Steeler flags are at half mast: Chuck Noll, man of Pittsburgh Steel,...

Steeler flags are at half mast: Chuck Noll, man of Pittsburgh Steel, dies at 82

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CHUCK NOLL 1975 - SUPER BOWL NUMBER 2. From the 1975 media guide: 1975 media guide photo.
CHUCK NOLL 1975 - SUPER BOWL NUMBER 2. From the 1975 media guide: 1975 media guide photo.

LOS ANGELES, June 14, 2014 — The Terrible Towels are being used today to wipe away the tears. The Steeler Nation flags are all at half staff. Men in the toughest blue collar areas of Western Pennsylvania are quietly removing their hardhats and looking to the sky. Legendary National Football League Coach Chuck Noll, at the age of 82, ascended to heaven.

Noll was Pittsburgh. He was football. He was the most important man ever associated with the Steelers not named Rooney. Now he is up in the sky with the voice of God John Facenda directing his narrative.

A running back for the Cleveland Browns, Noll began his coaching career under some of the few legends  equal or greater to him. He was an assistant to offensive genius Sid Gilman in San Diego and then under Don Shula in Baltimore. Noll and Shula would both move to different franchises and wage epic battles in the 1970s as rival coaches. It was Shula who recommended that Steelers owner Art Rooney hire knoll after Joe Paterno turned down the job.

Noll took over losers in 1969 and turned them into winners. He built the famed Steel Curtain defense, with “Mean” Joe Greene being his first draft pick. Despite having the worst record, Pittsburgh would win a coin toss to use the top pick in the draft to pick “Blonde Bomber” Terry Bradshaw.

That coin toss was the first stroke of luck, but an even bigger one occurred after Noll drafted running back Franco Harris. On December 23, 1972, after years of futility, the Steelers hosted a wildcard playoff game against the Oakland Raiders. A brutal game saw the Raiders take a 7-6 lead with just over one minute to play. With 22 seconds left, the Steelers faced fourth and 10 from their own 40 yard line. Then came the most famous play in football history, known as the “Immaculate Reception.” Noll had his first playoff victory as a head coach. Although the Steelers would lose the following week to Shula’s perfect Dolphins, football was now forever a football town with Noll as its leader.

After losing a playoff rematch with the Raiders in 1973, Noll’s 1974 draft is still considered by many to be the greatest draft in NFL history.  In one fell swoop, Noll added four future Hall of Famers in center Mike Webster, middle linebacker Jack Lambert, and wide receivers Lynn Swann and John Stallworth.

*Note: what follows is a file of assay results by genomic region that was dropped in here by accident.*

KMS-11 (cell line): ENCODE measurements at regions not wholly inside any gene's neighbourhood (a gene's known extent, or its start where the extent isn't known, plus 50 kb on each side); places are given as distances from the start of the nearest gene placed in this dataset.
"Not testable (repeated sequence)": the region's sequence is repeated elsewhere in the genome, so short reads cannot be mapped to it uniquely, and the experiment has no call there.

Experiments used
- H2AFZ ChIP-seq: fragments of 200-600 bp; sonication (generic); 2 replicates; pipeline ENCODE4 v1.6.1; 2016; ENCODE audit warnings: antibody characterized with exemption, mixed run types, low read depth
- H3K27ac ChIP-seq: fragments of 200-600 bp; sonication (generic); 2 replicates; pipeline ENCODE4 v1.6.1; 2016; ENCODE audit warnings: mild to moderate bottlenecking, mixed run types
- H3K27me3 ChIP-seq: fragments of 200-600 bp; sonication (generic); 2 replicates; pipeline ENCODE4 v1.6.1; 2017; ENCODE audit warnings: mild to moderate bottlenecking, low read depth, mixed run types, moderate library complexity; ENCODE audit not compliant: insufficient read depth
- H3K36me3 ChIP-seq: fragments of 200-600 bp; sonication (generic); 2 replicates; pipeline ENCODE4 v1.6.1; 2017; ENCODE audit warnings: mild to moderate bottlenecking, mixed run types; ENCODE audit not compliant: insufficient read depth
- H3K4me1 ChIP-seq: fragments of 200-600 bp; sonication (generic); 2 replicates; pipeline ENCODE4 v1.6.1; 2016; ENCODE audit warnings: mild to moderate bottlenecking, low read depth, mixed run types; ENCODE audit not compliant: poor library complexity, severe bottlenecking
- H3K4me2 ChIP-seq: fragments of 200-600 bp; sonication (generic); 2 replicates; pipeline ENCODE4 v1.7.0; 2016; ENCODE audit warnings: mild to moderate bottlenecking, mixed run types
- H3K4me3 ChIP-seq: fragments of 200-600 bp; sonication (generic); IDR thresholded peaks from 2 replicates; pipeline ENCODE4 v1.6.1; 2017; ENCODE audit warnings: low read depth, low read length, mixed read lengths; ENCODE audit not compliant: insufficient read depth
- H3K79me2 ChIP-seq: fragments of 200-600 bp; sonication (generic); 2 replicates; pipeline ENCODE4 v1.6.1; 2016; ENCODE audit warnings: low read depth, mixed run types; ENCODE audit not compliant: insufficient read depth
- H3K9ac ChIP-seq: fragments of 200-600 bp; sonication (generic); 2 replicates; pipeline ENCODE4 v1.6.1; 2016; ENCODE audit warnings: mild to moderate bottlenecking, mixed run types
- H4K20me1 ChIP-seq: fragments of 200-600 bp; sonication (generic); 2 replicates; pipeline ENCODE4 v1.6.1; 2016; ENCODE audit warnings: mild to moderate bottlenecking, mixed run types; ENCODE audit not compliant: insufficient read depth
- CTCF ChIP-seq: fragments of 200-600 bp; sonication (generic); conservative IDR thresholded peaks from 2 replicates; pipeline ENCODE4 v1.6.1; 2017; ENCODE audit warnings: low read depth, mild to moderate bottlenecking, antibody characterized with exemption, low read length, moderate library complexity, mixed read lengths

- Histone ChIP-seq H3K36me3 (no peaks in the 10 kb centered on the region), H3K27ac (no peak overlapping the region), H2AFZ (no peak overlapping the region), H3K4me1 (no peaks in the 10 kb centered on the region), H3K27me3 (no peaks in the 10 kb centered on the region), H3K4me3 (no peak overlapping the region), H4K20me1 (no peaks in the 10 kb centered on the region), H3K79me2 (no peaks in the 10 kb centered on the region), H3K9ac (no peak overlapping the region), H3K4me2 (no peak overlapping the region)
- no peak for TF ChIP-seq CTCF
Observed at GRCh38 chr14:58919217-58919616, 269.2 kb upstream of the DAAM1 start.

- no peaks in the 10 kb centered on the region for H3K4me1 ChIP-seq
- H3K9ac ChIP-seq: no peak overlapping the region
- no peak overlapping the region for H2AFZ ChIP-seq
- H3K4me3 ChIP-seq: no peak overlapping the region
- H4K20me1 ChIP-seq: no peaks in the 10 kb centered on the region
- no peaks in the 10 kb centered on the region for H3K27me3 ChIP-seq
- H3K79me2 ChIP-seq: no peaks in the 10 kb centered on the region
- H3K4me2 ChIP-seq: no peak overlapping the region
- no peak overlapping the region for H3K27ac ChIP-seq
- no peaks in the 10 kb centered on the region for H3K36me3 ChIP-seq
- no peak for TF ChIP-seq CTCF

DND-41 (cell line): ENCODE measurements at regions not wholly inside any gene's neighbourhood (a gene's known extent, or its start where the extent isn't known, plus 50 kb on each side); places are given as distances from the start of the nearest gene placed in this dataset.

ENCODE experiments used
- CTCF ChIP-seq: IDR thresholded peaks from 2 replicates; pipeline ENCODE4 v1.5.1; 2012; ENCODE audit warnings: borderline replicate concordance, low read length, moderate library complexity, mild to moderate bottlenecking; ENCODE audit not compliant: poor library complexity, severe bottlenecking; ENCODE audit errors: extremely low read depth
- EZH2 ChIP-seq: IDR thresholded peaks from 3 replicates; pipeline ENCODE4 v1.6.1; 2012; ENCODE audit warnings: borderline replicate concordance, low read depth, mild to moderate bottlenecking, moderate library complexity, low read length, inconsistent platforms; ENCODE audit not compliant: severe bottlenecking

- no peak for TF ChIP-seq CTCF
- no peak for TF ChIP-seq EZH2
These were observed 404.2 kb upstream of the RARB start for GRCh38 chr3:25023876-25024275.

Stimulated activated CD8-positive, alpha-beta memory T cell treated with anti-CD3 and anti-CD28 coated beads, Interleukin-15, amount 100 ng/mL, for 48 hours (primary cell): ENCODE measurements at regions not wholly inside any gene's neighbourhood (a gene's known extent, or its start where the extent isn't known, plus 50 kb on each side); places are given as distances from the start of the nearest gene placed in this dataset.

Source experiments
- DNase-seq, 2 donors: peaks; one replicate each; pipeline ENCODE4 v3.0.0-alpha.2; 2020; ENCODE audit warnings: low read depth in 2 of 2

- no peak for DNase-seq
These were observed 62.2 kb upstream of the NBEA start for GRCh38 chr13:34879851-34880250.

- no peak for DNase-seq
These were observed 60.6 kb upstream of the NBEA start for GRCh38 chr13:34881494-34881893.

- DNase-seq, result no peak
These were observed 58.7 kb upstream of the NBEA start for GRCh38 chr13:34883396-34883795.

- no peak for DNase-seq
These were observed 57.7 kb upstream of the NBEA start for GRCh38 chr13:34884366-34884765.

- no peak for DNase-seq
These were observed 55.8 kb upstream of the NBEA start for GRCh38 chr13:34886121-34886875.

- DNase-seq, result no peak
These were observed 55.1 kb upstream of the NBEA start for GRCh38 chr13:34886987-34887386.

Yet it was the Steel Curtain of Mean Joe Greene, Ernie Holmes, Dwight White and L.C. Greenwood that became the team’s legacy.

With Bradshaw throwing deep, Franco’s Italian Army running hard, Stallworth and Swann making graceful catches, and the defense punishing opposing offenses, Noll had assembled a football machine that would rival Vince Lombardi’s Packers in greatness. The Steelers would face the Raiders five straight times in the playoffs, including three straight AFC Title Games, winning the first two. Pittsburgh won four Super Bowls in six years. Two of those wins came against Tom Landry, Roger Staubach and the legendary Dallas Cowboys. Super Bowl wins over Bud Grant’s Minnesota Vikings and the Los Angeles Rams provided bookends.

While the Steelers would not win another Super Bowl, Noll stayed on and rebuilt the team. While never having players as talented in the 1980s as he did in the 1970s, Noll’s overachieving 1989 Steelers did win a playoff game. Noll retired after the 1991 season after 22 years at the helm. In 1993 he was elected to the Pro Football Hall of Fame, where plenty of his players would join him.

In addition to championships, the Steelers have also been known for promoting minorities before others. Noll made Joe Gilliam the first black quarterback to start an NFL game. He took an unknown defender named Tony Dungy on as a player and then an assistant coach. Dungy would go on to win a Super Bowl of his own.

After 22 seasons of Noll came 15 seasons of Bill Cowher and a decade of Mike Tomlin. Both Cowher and Tomlin coached the Steeler way, the Rooney way. They coached the Noll way, with toughness, grit, smash mouth offense, and hard-nosed relentless defense.

Noll is gone now, up in heaven talking football with Art Rooney, Sid Gilman, Tom Landry, Don Coryell, Al Davis, Bud Adams, Bum Phillips and other legends Noll battled with and against on epic NFL Sundays. One could say those stories would constitute an immaculate collection.

Noll is gone, but in NFL cities everywhere and Pittsburgh especially, his spirit rings eternal.

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